It has been something of a consensus view among security folks for a few years now that passwords, as we know and love them, have mostly outlived their usefulness as a means of authenticating a user. Certainly, the technology landscape is quite different from that of the early days of computing, when there were no networks, and passwords had to be typed on a keyboard. Back then, the original UNIX method of encrypting the password on entry, and storing only the encrypted form, gave pretty reasonable security. Now, with automated attacks available, and computing power cheap enough to pre-compute a large dictionary of encrypted passwords, things are not so secure.
Various approaches to making passwords work better have been tried:
- Getting users to select “good” passwords, by exhortation or by force.
- Adding a second identification method, such as a smart card.
- Forcing regular password changes.
- Incorporating biometric authentification.
None of these has proved entirely satisfactory, although the second method is an improvement; it incorporates something you know (the password) and something you have (the card). Biometrics (something you are, the third element of the security trinity) are not as useful as you might think, except in controlled environments. The problem is that, for a remote or networked user, what you are actually verifying is the digital represenation of a fingerprint (for example), and not the fingerprint itself.
The Technology Review, published by MIT. has a report by Erica Naone on a somewhat different approach being tested by a Boston start-up, Delfigo Security. Their idea uses passwords, together with a profile compiled for each user, to come up with (in essence) an estimate of the probability you are who you say you are.
By looking at how a user types each character and by collecting other subtle clues as to her identity, the company’s software creates an additional layer of security without the need for extra equipment or user actions.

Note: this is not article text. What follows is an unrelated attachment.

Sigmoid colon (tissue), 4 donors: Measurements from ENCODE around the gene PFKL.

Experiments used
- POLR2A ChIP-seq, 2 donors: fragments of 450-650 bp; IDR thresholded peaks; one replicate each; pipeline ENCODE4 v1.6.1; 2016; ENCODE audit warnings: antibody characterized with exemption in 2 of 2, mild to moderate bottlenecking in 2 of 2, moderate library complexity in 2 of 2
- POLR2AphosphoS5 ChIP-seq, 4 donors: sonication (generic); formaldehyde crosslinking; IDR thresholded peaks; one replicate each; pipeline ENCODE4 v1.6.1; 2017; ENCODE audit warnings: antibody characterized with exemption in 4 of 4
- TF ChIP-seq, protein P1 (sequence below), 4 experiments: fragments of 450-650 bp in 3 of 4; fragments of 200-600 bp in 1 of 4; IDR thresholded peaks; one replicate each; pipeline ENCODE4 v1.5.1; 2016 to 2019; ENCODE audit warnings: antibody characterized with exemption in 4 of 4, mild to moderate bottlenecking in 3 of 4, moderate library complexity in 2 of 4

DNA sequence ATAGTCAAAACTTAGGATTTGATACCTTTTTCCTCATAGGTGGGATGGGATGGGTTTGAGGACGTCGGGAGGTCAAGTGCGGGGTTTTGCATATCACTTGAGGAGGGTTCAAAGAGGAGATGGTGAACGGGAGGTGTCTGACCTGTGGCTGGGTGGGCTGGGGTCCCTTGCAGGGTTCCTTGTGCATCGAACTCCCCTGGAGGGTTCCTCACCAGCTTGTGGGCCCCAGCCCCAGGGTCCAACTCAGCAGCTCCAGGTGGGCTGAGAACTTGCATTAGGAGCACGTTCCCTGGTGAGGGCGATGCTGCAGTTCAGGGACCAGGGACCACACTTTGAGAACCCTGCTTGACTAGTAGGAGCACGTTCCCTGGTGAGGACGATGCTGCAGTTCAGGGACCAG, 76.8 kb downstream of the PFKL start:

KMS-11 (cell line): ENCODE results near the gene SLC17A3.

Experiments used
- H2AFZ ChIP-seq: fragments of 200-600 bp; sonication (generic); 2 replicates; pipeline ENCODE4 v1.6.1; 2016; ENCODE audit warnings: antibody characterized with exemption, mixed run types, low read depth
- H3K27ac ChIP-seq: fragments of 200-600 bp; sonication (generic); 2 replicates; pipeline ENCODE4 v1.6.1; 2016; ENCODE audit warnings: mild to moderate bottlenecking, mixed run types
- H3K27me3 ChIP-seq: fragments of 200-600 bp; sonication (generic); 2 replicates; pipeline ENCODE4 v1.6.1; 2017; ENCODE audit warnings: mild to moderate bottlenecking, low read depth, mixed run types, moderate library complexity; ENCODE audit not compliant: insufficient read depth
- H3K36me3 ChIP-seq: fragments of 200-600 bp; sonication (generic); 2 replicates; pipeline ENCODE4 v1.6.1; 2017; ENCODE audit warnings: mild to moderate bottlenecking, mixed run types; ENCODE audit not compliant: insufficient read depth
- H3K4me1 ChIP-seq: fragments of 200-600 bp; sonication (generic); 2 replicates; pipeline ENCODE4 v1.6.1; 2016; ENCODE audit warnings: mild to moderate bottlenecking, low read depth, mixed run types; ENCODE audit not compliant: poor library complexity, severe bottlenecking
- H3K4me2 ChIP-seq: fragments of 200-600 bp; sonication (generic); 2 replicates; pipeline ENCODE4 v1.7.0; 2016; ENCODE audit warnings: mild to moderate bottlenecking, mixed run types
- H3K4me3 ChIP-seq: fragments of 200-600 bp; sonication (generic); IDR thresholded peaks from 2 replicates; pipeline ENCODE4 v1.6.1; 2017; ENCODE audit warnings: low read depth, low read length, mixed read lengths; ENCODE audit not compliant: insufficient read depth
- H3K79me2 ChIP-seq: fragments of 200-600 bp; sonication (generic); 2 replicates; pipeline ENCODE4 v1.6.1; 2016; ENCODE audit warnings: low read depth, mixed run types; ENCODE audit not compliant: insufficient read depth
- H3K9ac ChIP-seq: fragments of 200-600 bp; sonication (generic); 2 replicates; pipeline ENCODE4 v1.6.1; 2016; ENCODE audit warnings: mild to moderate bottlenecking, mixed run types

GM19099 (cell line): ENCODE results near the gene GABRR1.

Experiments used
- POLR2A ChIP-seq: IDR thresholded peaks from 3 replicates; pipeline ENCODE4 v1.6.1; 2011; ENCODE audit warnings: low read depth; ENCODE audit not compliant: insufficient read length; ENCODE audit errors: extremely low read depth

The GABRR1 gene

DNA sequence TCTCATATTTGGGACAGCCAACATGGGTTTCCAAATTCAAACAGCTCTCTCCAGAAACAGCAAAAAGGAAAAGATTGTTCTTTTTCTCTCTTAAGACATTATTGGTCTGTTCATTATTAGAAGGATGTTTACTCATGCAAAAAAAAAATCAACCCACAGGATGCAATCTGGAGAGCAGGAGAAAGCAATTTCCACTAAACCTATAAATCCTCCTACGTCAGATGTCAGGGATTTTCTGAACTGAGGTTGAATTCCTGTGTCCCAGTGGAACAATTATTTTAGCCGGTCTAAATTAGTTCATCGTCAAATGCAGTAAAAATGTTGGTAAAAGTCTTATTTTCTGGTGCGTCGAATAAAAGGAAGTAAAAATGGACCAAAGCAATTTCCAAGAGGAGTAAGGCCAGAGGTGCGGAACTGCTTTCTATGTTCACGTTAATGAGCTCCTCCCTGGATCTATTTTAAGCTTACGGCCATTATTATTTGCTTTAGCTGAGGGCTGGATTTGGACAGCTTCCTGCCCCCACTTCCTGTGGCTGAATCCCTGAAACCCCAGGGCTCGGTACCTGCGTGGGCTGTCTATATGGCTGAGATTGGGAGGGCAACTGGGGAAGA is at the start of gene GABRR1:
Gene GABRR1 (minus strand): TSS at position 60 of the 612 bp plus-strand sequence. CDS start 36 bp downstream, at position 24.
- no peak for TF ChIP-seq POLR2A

The use of typing patterns (e.g., delay between keystrokes, patterns for particular letters or groups of letters) is interesting. The idea of the approach is not new; intelligence services in WW II, for example, were often quite successful at identifying radio operators sending Morse code by their “fists” — the timing patten of dots and dashes, and other keying habits.
The system also incorporates other information, such as the user’s geographic location, terminal or PC type, and usual schedule,into its estimate of probability. This is actually an approach that to some extent echoes the traditional, low-tech way of verifying identity: the only person likely to fit many aspects of a particular person’s profile is the person himself.
The use of a probabilistic estimate is also interesting, and I think quite sensible. I am much less concerned with someone impersonating me to read the New York Times than I am with someone impersonating me to access my bank account. One might allow the first kind of access if one were, say, 90% sure of the user’s identity; the second kind of access would probably require a significantly higher probability. (Something along these lines is already done by some Web sites. Yahoo!, for example, is happy to keep me logged in to see my main news summary page for quite a while, but it requires entry of my password to get to my account settings, for example.)
As with most security methods, to a considerable extent the devil is in the details. And, no matter how well the technique works, it will not protect users against things like keystroke loggers or phony “phishing” Web sites. It is good, though, to see someone taking a fresh look at the problem.